bhangraman!

Was in Islamabad for a few days. Which is always nice, Islamabad is great in small doses of shady trees, the rare curve of Ataturk Avenue, watching the city glitter at Pir Suhawa at night and wonder what ghosts flit in the darkened trees below…but come the last stretch of motorway on the way back, the one where Sheikupura and Gujrat places begin and the traffic quadruples into shiny paan-paan buses and self-important Pajeros- and you’re so pleased to be back home you want to do a little bhangra.

Speaking of which. I did a little poking around and it turns out that the bhangra originates in Punjab (our part and the Indian part), and can be dated back to the 1400s where it was originally performed as part of a celebration of a good harvest and also to welcome the new year during Baisakhi. Another version is that the word ‘bhangra’ orignates from ‘bhang’, or marijuana, and that Punjabis were fond of mixing up a raita (yogurt with spices and vegetables sometimes) with a punch, downing it and then basically leaping around to ‘release energy’. Bhangra’s also been used as a form of military training, apparently, gets one’s troops all fired up!

Indian Punjabis- who are extremely proud of their Punjabi culture, unlike a lot of Punjabis on this side of the border- consider the bhangra an essential identifier, the best way to show one’s joy. If you’re happy and you know it, shake your shoulders to some dhol! A lot of them- from what I read- object to having bhangra music ‘adulterated’ by DJs and fusion music, which was interesting. Some of htem haven’t a problem with it, some of them think it’s a mongrelization of a pure art from. But like one person said, “rahi gal bhangre di bhangra har punjabi di jaan hai eh pore punjab di shaan hai.bhangra sadi viraasat hai.” ‘Nuff said.

6 Comments so far

  1. neha (unregistered) on August 5th, 2005 @ 4:42 pm

    Btw, while I understand the Punjabi, would be wonderful if you could put a translation in brackets!


  2. Darwaish (unregistered) on August 5th, 2005 @ 5:53 pm

    somethings shouldn’t be translated. they loose their meaning and charm when translated and same is the case with the last line :> ..

    and i agree, for some odd reason we, in west punjab, are not proud of our language, culture. dunno why


  3. Mina (unregistered) on August 5th, 2005 @ 6:06 pm

    i agree with you darwaish but we’ve got international readers (hopefully lol) so here goes:

    ‘as far as bhangra is concerned, bhangra is the life of every punjabi and the pride of all of punjab. bhangra is our heritage’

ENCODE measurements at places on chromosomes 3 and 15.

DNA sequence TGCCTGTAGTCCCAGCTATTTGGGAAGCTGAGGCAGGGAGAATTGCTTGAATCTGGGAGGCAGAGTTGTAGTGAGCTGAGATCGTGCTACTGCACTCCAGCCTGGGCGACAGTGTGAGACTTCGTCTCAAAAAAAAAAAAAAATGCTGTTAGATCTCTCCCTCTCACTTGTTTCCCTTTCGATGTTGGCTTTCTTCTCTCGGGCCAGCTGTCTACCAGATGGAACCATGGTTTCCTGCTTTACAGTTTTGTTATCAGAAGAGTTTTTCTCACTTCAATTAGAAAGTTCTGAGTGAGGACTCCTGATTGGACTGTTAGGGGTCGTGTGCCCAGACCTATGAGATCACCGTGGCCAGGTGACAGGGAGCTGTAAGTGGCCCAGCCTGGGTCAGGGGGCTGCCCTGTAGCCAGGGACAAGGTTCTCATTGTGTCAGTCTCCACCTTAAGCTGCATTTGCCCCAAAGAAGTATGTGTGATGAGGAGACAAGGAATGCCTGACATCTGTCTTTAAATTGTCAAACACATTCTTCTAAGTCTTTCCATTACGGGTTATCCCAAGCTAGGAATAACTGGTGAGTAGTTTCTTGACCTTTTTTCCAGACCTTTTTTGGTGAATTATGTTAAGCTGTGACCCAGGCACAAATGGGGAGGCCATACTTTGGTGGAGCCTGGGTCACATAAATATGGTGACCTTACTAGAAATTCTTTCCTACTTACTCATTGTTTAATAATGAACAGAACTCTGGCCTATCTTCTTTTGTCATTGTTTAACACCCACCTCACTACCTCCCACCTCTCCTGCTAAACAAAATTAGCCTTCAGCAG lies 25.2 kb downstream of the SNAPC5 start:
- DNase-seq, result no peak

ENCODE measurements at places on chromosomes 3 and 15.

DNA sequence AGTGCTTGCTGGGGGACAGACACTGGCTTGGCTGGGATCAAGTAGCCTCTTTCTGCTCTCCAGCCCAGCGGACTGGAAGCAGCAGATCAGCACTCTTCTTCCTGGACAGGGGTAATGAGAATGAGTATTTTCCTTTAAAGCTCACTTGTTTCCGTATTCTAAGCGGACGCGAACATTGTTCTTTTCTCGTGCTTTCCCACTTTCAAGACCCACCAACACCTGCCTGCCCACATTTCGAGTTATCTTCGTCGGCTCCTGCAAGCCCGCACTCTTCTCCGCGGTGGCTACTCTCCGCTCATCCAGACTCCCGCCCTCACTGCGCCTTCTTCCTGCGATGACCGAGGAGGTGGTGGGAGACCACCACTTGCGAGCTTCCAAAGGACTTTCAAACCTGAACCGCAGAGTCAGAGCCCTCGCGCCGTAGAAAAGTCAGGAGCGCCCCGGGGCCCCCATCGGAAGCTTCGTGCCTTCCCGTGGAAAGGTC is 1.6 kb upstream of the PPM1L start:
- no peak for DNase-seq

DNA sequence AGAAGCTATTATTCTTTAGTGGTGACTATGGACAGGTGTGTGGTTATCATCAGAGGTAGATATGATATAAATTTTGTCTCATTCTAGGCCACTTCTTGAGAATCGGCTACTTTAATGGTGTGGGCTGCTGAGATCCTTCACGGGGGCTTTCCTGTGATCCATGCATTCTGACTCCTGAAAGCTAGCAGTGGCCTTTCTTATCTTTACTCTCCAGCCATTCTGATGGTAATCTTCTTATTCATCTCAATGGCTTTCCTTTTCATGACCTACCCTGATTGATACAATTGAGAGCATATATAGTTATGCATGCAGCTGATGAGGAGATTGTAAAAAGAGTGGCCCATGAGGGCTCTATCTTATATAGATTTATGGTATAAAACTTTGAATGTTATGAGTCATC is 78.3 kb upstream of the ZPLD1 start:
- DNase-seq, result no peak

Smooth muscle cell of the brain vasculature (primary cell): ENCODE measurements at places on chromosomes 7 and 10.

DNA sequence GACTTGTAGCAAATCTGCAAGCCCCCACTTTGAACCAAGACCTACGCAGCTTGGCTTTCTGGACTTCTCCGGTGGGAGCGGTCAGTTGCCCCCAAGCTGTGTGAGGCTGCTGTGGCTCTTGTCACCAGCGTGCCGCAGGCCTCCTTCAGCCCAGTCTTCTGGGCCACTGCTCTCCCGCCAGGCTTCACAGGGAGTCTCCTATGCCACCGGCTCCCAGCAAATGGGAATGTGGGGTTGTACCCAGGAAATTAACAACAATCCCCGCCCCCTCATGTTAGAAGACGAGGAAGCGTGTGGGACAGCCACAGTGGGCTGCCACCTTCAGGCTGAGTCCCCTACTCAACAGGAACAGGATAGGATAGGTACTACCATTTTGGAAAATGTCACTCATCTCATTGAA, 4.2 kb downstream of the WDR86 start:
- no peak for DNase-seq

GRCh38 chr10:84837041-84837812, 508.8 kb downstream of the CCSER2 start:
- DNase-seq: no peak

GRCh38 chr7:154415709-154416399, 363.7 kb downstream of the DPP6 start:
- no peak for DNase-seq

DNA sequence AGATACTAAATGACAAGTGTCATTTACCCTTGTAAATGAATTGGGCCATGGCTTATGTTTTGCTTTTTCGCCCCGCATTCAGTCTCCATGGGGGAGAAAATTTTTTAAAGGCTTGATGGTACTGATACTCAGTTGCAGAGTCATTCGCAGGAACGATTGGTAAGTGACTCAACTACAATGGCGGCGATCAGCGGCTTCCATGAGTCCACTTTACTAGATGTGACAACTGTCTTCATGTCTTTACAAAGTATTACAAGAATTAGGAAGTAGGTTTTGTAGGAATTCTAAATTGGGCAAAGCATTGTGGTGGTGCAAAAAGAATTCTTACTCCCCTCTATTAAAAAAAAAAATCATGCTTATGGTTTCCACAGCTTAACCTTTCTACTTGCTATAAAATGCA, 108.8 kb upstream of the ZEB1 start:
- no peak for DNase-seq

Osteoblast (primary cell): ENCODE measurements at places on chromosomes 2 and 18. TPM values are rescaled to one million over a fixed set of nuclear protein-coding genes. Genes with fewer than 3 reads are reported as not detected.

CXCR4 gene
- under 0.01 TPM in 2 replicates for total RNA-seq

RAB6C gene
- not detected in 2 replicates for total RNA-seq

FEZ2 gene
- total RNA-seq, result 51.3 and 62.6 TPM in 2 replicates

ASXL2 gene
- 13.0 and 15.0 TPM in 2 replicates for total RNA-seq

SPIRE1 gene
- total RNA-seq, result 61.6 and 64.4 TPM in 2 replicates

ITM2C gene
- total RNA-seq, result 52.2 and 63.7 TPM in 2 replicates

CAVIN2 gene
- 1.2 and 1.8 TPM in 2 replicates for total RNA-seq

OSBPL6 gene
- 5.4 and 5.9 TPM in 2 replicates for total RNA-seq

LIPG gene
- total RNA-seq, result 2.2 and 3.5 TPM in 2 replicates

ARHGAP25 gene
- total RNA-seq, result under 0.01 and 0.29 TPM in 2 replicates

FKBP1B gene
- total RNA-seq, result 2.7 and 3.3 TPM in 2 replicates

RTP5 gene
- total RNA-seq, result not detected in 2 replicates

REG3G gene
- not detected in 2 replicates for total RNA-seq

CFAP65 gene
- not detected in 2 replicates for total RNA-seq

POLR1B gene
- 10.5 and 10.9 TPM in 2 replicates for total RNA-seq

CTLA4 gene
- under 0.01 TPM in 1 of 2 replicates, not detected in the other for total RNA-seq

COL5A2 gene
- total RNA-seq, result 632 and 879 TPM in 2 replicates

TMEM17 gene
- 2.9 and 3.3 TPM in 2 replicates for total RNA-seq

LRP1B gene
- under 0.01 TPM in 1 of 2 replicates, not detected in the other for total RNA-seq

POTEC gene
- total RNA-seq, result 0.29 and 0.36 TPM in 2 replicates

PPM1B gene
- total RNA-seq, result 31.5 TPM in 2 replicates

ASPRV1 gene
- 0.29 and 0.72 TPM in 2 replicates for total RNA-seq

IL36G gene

and it’s a shame really, the way we don’t speak punjabi or are even lukewarm about punjabi traditions…i’m not punjabi but we live here so we should..i visited amritsar last year and uff! they’re SO proud of being punjabi it’s amazing, even though we got all the good stuff at partition.


  4. Neha (unregistered) on August 5th, 2005 @ 11:33 pm

    Darwaish:

    I understand that idioms and phrases lose their charm, but that is no cause to not translate them at all. After all .. even if meanings are lost in translations.. intentions are not..

    :)

    Isn’t that the real bridge to cross?


  5. Darwaish (unregistered) on August 6th, 2005 @ 12:20 am

    i agree with both of you … n i take my words back regarding translation :o>

    .. lol @ international audience.. kon hai.. kidher hai? kitne hein :D


  6. Jangli Jagga (unregistered) on August 6th, 2005 @ 3:08 am

    yes, we somehow disown our culture. it’s a general attitude in Pakistan, not only in punjab. point: if you disown something, you can never be proud of it. off the topic, my ancestors roots belong to Jalandhar in eastern punjab and I wish to visit the city someday.

    I reckon language plays an important role in promoting a culture. though its the biggest regional language here we don’t even have its own script. and somehow punjabi is perceived as a ‘bad language’ or somewhat harsh (comparing with others regional languages like saraiki or even sindhi). this might be a morbid excuse, but we have to come out of our self-imposed-inferiority-complex. like the attitude ‘if you are educated, speak urdu if not english’.

    and welcome to international audience! :P at last we have someone!



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